I remember praying throughout that day, begging God for help in processing all I saw.  As Christians, how are we to respond when overcome by such evil?  I struggled the entire day as I tried to make sense of the chaos; it all seemed so complicated . . . .  Late that night I finally turned off the television; it seemed as if all light and hope had been snuffed out as I headed upstairs to my bed.  It wasn’t until I pulled back the covers to get into bed that God’s answer penetrated my mind and heart: “‘Hate what is evil, cling to what is good.’ God is good.”   I was stunned as God’s answer penetrated my heart.  “Hate what is evil, cling to what is good”  is a verse from the Apostle Paul’s letter to the Romans (12:9b).  The reminder that “God is good” flooded my heart and mind with hope that night, as I trusted that no matter how darkly complicated life seemed, God’s goodness would prevail.

That is why when life appears to be complicated by extenuating factors, I run to my Bible for the perspective I need.  How about you?  No matter how complicated your life is, the principle is the same:  Where sin complicates, God clarifies.  Are you unsure about where to begin?  Pray . . . ask God for clarity into what seems complicated.  Then, open up your Bible to Romans 12 as a starting point.  As you read, ask God for a teachable heart and a willingness to surrender those complications to Him.  Expect good things to happen as God grants you clarity in order to free you to serve Him better.  If you don’t find your answer there in Romans, continue to pray and entrust yourself to God as the Shepherd of your heart.  Let me know what happens!

All to His Glory!

Finishing Well: It’s a God-Thing

You may wonder why, at the advent of a new year, I would write my first post about finishing well.  My answer is simple: It’s a God-thing.  God cares about the choices we make and wants us to finish our lives well before Him.  I love the beauty of Psalm 147:10, 11 as it describes the way God looks at His people:

“His pleasure is not in the strength of the horse,
    nor His delight in the legs of a man;
 the Lord delights in those who fear Him,
    who put their hope in His unfailing love.”

Put simply, God delights in those who trust more in His Sovereign Goodness than in themselves or others.  That, my friend, is finishing well.

In the last several months of 2012 I became increasingly convicted that I needed to be more intentional in making God-pleasing decisions as I resisted “going with the flow” of our culture.  As I have prayed about entering 2013, I am a little scared (yet also excited) about a radical change that the Apostle Paul has inspired me to make.  Here is what Paul wrote from a Roman prison cell to encourage friends who faced challenges similar to what you and I face today:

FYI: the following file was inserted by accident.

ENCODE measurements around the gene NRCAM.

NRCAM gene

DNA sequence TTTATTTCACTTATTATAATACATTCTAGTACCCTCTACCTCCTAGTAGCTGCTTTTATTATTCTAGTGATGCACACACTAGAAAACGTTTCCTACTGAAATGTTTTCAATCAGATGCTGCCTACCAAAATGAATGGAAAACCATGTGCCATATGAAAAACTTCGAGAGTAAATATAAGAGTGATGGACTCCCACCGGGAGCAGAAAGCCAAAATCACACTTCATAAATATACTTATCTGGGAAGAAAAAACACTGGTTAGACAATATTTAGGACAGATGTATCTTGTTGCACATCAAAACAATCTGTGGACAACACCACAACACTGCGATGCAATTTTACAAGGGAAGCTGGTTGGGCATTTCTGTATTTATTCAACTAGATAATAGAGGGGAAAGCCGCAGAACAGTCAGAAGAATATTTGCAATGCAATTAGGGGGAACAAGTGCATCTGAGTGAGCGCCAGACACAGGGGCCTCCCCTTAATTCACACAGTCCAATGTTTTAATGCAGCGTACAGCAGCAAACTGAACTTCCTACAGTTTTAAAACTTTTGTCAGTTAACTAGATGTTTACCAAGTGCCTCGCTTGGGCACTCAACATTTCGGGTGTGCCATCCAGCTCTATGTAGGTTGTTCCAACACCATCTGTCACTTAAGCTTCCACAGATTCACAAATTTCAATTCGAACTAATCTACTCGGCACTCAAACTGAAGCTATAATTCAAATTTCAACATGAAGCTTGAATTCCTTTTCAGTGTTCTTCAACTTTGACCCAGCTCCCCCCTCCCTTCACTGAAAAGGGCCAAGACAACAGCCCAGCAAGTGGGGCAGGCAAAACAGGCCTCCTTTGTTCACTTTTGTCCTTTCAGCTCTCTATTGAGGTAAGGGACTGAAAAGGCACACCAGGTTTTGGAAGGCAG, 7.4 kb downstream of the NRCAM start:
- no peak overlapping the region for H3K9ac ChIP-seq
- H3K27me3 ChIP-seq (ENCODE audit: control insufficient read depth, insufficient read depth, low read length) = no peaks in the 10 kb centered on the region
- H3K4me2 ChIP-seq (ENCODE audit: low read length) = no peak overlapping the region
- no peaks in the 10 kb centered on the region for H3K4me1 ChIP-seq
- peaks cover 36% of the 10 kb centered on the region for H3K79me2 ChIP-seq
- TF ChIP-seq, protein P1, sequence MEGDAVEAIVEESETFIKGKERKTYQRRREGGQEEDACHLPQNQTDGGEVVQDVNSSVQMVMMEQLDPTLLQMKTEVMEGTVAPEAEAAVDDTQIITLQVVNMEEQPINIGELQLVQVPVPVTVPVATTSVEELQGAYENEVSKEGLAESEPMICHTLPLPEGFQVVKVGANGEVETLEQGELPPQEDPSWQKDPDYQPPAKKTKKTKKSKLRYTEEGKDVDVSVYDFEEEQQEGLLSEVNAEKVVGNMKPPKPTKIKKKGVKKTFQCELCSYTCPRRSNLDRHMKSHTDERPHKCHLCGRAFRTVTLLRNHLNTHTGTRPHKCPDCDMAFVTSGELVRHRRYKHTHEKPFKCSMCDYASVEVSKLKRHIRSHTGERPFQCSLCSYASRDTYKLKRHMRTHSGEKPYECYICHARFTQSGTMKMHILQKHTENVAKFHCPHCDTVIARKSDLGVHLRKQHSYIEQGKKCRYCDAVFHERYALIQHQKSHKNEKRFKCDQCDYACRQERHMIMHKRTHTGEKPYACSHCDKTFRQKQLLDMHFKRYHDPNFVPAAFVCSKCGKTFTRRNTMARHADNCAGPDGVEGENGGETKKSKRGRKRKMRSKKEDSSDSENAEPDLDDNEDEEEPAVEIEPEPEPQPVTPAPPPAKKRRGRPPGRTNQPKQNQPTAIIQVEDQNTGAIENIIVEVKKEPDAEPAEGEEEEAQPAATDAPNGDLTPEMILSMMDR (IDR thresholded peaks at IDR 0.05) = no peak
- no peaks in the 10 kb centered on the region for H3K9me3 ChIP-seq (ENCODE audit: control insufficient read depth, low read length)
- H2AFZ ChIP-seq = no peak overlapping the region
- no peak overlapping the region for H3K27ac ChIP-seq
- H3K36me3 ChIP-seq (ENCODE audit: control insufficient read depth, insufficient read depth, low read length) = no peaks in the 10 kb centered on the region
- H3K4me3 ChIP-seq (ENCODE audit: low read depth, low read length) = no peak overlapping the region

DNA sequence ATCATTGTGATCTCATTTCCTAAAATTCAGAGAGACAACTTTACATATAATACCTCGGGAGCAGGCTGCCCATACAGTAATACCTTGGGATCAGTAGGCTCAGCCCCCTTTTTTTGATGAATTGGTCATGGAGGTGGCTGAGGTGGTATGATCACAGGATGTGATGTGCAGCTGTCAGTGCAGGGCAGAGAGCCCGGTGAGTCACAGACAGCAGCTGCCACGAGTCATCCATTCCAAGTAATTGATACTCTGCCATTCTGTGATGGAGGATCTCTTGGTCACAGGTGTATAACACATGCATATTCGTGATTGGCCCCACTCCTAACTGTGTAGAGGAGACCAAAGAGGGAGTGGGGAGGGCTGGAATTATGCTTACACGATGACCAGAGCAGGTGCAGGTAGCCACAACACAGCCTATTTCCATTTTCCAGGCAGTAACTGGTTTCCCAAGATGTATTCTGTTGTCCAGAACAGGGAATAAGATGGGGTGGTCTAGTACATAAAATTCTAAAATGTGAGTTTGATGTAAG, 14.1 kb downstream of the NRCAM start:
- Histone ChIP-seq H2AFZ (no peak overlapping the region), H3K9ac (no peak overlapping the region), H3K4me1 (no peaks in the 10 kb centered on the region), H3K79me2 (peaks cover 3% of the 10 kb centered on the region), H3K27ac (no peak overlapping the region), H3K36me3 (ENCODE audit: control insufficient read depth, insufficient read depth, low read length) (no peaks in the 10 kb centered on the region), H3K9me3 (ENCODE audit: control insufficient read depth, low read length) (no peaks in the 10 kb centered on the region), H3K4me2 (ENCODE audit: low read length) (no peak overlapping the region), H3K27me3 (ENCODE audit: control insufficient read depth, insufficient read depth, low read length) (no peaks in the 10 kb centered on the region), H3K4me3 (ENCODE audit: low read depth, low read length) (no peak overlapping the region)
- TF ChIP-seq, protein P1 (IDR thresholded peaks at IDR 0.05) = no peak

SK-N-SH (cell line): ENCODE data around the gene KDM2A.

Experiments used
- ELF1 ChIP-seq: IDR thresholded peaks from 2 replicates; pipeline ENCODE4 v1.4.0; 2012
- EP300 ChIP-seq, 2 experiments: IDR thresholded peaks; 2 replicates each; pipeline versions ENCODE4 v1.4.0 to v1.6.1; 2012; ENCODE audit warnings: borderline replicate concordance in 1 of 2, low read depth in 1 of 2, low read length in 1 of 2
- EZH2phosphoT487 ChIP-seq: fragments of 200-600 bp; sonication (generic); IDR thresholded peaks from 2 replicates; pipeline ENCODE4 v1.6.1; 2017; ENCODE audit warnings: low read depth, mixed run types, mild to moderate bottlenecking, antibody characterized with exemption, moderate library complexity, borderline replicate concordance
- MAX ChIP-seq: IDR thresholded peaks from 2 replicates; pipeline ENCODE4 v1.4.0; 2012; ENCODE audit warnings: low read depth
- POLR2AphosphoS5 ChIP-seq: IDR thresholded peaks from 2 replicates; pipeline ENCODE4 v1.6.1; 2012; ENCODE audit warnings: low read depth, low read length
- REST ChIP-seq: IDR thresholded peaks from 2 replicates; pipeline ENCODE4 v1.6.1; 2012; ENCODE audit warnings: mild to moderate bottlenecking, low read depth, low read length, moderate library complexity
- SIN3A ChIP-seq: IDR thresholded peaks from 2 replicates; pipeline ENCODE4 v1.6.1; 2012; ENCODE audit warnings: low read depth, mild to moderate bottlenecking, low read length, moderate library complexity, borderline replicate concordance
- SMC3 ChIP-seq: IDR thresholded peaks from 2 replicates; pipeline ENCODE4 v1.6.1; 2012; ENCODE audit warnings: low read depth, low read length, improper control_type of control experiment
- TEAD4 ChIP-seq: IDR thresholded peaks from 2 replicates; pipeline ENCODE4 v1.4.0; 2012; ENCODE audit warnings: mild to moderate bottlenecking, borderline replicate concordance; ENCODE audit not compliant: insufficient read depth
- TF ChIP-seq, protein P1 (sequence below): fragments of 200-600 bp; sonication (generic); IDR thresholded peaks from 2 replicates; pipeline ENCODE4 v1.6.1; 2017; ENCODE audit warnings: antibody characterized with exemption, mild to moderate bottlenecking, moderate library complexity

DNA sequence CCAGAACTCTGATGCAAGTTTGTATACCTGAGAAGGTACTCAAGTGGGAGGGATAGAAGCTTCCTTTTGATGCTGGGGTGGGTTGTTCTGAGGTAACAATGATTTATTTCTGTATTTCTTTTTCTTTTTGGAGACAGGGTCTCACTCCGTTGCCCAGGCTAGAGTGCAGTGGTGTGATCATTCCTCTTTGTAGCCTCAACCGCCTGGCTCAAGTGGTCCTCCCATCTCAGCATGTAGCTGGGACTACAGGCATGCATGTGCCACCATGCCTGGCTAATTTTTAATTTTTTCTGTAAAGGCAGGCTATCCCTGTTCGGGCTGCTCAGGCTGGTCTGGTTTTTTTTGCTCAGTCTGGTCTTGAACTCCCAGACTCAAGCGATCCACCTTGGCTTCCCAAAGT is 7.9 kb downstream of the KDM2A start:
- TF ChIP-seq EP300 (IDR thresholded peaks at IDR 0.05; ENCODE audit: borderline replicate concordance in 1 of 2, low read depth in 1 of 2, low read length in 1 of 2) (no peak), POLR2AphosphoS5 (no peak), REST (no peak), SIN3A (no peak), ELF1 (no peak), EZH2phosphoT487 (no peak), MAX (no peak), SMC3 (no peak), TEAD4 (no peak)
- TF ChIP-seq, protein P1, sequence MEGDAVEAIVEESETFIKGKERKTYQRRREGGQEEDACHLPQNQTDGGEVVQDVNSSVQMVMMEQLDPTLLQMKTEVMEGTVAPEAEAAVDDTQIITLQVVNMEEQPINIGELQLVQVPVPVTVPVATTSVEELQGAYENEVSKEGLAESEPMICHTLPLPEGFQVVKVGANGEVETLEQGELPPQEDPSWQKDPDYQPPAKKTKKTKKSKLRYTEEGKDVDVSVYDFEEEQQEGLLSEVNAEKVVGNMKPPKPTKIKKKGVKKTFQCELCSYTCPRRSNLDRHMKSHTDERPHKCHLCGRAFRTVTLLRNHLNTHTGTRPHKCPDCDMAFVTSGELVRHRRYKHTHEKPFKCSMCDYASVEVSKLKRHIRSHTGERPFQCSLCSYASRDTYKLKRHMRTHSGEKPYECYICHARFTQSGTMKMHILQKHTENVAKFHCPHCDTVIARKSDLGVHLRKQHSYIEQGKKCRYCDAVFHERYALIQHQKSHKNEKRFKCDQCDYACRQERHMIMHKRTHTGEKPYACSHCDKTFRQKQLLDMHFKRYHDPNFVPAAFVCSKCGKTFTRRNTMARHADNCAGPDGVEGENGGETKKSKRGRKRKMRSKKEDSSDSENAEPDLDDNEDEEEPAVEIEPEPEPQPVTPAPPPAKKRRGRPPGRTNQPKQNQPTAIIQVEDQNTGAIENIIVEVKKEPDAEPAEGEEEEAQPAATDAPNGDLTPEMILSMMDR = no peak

Therefore, my dear friends, as you have always obeyed . . . continue to work out your salvation with fear and trembling,  for it is God who works in you to will and to act in order to fulfill His good purpose.  Do everything without complaining or arguing so that you may become blameless and pure, children of God without fault in a crooked and depraved generation in which you shine like stars in the universe as you hold out the Word of Life–in order that I may boast on the day of Christ that I did not labor for nothing.”  (Philippians 2:12-16)

Paul urged his friends to continue to live their lives well, in obedient faith, trusting and honoring the God who had saved them out of crooked depravity.  How was this to be accomplished?  Right smack dab in the middle of the text is our key to finishing well before a holy, loving God:  “Do everything without complaining or arguing so that you may become blameless and pure, children of God.”  It struck me (like a royal kick-in-the-head!) that God hates grumblers and He hates when we make excuses for our sins . . . yet I do both!     It’s a bad habit that began that day in the Garden of Eden when Adam blamed God for his sin (see Genesis 3.)   The wonderous thing is that through Jesus, as children of God Most High, we can (and must!) resist grumbling and blame-shifting.  In the process, Paul declares that the world will see us as distinctively different, shining “like stars in the universe” as we hold out the Word of Life to the world around us.

 How about you?  Have you thought about making changes in your life bent toward finishing well before God as we enter 2013?  Is the idea of “shining like starts in the universe” at all appealing to you?  Are you crazy enough to join me?  (I pray that you will!)  Happy New Year one and all!

All to His Glory!